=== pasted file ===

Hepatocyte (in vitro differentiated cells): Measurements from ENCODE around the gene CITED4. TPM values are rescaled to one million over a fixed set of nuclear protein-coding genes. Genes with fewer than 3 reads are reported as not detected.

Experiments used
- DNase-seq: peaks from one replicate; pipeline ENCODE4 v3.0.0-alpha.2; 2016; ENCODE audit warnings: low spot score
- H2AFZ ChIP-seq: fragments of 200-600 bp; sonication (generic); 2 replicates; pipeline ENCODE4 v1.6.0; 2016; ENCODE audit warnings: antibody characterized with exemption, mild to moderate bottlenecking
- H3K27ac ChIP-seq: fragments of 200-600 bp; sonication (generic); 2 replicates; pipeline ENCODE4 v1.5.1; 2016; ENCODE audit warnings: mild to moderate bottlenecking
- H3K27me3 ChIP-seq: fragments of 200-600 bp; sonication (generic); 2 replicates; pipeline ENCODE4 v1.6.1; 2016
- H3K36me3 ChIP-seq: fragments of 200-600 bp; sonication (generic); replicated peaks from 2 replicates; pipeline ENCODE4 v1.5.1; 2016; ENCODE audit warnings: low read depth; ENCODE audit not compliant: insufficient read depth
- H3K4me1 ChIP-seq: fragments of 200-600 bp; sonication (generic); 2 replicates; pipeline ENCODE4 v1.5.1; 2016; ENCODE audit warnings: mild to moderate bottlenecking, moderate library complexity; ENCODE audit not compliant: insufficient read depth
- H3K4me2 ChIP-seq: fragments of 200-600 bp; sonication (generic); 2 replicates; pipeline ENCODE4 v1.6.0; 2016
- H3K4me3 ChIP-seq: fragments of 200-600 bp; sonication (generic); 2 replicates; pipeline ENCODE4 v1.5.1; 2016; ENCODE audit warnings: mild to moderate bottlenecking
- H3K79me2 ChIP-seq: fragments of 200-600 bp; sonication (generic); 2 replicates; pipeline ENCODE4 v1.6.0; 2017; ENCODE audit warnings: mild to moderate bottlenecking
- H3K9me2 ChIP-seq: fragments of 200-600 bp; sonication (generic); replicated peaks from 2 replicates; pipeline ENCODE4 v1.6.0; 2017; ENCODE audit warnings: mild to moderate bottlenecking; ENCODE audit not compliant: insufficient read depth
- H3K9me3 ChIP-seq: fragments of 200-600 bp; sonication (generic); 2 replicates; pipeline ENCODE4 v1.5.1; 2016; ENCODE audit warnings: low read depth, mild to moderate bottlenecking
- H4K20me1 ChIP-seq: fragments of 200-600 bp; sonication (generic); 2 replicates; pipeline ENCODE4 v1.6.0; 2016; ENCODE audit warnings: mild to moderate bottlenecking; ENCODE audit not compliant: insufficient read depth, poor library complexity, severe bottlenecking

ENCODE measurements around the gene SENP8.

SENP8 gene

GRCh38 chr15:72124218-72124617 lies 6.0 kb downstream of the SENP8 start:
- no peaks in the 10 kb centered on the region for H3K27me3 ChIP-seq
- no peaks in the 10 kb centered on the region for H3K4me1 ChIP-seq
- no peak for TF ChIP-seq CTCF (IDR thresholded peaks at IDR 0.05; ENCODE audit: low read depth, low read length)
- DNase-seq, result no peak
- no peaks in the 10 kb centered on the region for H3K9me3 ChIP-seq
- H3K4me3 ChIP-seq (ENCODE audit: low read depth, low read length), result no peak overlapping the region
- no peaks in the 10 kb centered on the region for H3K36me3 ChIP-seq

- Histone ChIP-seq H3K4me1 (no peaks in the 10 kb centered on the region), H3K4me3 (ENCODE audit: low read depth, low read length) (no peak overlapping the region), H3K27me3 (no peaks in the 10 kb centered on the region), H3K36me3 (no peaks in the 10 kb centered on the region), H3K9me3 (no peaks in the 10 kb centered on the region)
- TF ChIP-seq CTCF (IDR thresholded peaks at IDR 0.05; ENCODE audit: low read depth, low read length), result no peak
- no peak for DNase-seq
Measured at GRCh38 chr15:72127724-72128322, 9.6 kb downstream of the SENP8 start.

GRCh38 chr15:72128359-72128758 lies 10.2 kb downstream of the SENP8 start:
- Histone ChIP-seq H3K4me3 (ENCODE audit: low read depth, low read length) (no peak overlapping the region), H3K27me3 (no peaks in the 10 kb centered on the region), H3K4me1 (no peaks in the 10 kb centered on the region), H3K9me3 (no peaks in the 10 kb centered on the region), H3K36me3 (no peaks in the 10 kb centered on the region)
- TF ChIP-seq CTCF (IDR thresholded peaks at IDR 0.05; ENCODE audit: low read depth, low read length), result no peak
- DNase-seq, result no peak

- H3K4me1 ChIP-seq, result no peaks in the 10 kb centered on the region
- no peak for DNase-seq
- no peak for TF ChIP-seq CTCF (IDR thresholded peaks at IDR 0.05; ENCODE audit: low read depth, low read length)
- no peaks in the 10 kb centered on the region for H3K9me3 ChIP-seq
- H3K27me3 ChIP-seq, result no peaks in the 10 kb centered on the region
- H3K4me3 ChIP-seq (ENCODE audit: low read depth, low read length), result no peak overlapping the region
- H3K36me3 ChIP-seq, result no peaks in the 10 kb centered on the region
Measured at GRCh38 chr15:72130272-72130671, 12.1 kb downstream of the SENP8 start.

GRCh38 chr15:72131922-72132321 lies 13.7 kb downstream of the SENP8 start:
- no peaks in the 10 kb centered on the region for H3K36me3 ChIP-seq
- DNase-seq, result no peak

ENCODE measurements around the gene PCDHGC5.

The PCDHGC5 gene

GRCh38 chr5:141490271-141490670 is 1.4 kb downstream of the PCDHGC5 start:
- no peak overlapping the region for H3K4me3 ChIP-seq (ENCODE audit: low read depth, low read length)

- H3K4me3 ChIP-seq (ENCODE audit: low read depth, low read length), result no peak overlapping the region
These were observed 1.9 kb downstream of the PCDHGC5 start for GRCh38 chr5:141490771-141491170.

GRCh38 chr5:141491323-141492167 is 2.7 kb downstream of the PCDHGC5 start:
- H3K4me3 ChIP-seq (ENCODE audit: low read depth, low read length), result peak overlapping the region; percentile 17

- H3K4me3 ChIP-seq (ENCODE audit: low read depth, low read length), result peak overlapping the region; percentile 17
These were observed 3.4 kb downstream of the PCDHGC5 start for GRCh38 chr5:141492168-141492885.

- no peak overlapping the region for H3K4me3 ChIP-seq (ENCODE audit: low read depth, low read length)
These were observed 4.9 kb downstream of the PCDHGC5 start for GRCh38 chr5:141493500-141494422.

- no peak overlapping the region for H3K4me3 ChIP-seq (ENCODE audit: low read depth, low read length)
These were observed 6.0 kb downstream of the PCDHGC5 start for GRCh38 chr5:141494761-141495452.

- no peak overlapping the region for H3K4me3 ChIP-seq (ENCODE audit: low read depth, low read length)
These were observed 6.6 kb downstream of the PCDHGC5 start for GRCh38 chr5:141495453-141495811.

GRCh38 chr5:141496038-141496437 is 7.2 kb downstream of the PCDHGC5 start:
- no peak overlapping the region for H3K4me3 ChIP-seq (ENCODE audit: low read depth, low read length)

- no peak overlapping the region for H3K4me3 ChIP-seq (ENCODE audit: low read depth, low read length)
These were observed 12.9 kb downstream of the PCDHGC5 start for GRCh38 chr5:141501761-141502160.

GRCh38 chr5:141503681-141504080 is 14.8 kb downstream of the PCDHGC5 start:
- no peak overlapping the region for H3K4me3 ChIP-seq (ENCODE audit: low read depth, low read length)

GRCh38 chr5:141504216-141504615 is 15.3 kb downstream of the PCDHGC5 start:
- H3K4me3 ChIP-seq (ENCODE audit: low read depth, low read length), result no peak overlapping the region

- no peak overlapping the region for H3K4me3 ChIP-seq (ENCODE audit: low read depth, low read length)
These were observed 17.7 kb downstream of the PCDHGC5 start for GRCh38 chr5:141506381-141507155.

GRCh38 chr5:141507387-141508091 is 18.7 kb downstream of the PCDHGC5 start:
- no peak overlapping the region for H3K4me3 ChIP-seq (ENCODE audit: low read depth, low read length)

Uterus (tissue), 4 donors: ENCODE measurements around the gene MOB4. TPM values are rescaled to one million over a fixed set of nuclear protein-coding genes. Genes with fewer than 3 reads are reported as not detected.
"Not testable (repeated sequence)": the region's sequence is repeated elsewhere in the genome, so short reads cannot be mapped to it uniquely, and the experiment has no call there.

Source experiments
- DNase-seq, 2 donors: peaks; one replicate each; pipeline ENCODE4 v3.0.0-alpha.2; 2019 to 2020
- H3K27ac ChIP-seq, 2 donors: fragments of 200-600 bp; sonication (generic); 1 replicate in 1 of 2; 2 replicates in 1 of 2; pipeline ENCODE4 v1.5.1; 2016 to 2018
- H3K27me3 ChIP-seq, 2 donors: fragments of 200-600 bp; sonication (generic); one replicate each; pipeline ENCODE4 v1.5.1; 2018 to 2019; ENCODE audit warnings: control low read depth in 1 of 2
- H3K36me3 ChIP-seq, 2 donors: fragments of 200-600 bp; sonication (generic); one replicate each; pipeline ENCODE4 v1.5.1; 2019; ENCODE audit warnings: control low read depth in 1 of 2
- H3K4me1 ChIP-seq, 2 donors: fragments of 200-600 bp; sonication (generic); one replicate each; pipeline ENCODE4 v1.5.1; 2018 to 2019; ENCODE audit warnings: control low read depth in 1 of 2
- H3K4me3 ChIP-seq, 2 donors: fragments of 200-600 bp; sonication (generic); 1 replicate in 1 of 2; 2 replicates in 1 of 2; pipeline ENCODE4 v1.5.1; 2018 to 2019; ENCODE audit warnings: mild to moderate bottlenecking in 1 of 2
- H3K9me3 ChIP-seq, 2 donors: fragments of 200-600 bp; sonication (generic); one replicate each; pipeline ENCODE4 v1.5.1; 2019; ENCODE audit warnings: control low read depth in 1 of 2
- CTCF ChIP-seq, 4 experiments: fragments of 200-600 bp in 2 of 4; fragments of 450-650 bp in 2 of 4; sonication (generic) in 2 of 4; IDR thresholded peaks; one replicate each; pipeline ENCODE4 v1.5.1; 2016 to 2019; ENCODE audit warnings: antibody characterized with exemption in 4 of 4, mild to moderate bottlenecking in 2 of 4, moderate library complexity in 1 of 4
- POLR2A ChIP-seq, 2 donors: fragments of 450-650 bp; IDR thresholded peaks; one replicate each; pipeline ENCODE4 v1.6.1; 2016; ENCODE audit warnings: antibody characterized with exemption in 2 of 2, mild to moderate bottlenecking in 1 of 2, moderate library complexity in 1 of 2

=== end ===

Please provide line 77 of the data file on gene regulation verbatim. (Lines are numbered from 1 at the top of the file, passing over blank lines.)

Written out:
- H3K27me3 ChIP-seq, 2 donors: fragments of 200-600 bp; sonication (generic); one replicate each; pipeline ENCODE4 v1.5.1; 2018 to 2019; ENCODE audit warnings: control low read depth in 1 of 2